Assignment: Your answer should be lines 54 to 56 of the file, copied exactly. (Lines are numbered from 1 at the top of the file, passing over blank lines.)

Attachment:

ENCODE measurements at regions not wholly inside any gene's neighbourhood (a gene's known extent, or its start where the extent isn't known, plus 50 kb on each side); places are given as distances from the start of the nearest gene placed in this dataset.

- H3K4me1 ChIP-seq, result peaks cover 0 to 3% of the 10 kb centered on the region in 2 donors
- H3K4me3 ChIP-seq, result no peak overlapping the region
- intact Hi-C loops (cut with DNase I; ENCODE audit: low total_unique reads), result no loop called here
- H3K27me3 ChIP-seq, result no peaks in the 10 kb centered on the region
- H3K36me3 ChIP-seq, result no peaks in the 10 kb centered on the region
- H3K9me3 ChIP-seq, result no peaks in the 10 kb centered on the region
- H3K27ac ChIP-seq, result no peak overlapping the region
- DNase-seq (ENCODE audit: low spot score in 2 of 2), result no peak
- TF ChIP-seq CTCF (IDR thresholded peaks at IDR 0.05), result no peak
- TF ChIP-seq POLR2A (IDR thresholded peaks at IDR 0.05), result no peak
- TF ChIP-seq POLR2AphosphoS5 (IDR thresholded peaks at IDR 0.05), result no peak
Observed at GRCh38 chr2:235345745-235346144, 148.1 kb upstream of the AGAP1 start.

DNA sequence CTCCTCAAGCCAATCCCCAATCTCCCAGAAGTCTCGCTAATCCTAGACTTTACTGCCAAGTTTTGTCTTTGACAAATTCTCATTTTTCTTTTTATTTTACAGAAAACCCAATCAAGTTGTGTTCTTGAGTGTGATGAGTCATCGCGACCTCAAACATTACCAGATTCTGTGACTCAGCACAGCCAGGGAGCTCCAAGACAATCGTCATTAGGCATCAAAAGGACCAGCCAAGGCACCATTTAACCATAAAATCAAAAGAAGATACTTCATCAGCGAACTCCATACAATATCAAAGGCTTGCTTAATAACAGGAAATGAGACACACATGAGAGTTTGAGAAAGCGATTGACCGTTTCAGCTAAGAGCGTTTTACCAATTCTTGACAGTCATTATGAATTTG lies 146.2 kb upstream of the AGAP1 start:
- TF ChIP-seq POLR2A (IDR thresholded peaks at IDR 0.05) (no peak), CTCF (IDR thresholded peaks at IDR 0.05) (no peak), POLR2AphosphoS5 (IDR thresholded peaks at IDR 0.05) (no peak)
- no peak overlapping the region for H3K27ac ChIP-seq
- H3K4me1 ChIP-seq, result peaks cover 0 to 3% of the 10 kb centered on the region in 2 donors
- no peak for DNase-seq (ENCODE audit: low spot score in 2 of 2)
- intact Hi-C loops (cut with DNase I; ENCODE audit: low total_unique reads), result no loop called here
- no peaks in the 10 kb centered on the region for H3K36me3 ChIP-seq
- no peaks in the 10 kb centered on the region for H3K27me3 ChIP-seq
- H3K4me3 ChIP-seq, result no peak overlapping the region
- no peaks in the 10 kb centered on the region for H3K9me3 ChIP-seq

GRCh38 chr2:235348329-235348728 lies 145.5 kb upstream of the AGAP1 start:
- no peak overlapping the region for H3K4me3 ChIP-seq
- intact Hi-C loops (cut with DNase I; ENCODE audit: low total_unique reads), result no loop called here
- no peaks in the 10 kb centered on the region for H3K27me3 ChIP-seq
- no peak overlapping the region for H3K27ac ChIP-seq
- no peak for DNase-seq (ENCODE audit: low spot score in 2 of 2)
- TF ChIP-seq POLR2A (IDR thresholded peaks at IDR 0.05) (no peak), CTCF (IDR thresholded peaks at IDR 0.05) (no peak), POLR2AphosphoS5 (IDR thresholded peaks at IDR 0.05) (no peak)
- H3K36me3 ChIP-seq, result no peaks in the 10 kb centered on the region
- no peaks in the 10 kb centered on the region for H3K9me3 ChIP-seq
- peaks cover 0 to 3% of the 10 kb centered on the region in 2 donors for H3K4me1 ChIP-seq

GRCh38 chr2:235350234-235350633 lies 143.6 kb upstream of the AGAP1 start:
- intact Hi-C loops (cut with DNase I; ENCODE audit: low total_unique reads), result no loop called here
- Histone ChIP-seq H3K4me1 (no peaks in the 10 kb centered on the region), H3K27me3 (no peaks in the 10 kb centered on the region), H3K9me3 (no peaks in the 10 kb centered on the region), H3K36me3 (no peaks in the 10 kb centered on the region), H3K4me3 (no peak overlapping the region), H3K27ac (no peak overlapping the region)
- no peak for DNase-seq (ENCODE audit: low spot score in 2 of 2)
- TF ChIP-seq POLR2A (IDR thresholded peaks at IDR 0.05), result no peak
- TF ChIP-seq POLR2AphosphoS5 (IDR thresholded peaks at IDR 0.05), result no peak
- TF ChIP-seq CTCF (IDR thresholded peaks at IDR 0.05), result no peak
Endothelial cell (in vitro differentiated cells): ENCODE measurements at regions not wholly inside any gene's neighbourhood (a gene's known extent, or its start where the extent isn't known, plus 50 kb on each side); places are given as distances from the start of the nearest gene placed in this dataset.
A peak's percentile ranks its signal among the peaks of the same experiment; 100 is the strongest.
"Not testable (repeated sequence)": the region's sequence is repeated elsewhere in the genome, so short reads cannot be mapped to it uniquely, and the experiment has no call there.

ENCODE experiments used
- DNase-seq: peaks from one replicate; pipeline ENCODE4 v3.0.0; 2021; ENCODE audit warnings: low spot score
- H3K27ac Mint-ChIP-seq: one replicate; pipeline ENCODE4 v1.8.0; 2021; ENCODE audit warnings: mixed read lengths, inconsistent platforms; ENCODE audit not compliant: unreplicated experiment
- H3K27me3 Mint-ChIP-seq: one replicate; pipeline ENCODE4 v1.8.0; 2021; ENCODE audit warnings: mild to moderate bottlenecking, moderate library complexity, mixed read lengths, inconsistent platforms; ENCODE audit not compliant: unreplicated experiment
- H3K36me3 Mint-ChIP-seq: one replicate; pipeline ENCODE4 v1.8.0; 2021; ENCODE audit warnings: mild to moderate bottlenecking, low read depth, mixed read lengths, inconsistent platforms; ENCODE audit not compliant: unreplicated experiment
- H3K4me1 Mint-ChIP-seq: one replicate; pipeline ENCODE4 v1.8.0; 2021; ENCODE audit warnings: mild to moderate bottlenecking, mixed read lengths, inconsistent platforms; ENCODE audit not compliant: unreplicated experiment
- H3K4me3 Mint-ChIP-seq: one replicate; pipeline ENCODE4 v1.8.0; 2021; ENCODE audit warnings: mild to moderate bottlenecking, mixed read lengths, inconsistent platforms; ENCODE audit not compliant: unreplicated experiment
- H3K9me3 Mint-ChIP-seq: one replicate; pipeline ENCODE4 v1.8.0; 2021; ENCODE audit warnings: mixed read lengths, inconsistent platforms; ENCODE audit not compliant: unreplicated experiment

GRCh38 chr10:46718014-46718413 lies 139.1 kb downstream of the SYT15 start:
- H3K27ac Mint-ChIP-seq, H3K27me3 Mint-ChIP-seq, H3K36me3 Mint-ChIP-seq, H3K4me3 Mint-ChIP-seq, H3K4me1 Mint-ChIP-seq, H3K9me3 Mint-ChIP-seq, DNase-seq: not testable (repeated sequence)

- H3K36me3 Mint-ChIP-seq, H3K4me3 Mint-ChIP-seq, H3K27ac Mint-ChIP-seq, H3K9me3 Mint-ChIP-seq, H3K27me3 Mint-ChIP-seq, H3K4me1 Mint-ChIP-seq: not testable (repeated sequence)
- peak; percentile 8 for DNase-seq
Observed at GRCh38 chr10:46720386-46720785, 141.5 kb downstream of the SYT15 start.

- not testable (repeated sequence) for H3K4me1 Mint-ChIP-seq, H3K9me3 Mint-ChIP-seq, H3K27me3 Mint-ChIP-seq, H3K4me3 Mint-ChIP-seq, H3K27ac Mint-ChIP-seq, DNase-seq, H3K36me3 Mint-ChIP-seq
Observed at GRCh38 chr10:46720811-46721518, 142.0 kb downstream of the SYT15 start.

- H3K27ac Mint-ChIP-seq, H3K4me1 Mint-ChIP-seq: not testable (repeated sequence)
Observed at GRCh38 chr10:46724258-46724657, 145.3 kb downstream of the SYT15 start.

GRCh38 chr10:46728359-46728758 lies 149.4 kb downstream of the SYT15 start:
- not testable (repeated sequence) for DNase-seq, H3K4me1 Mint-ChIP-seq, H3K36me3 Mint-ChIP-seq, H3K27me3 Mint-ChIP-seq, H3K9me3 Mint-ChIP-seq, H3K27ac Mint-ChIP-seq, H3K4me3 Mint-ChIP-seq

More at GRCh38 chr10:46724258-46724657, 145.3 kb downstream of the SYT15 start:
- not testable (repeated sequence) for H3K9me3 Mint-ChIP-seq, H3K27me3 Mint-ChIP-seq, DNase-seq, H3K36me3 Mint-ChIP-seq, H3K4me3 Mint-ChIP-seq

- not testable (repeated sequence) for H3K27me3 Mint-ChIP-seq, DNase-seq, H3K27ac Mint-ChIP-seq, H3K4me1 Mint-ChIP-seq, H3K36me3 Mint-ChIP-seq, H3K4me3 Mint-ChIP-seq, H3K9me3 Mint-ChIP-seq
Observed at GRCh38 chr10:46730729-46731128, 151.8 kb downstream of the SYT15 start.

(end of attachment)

- H3K36me3 Mint-ChIP-seq, H3K4me3 Mint-ChIP-seq, H3K27ac Mint-ChIP-seq, H3K9me3 Mint-ChIP-seq, H3K27me3 Mint-ChIP-seq, H3K4me1 Mint-ChIP-seq: not testable (repeated sequence)
- peak; percentile 8 for DNase-seq
Observed at GRCh38 chr10:46720386-46720785, 141.5 kb downstream of the SYT15 start.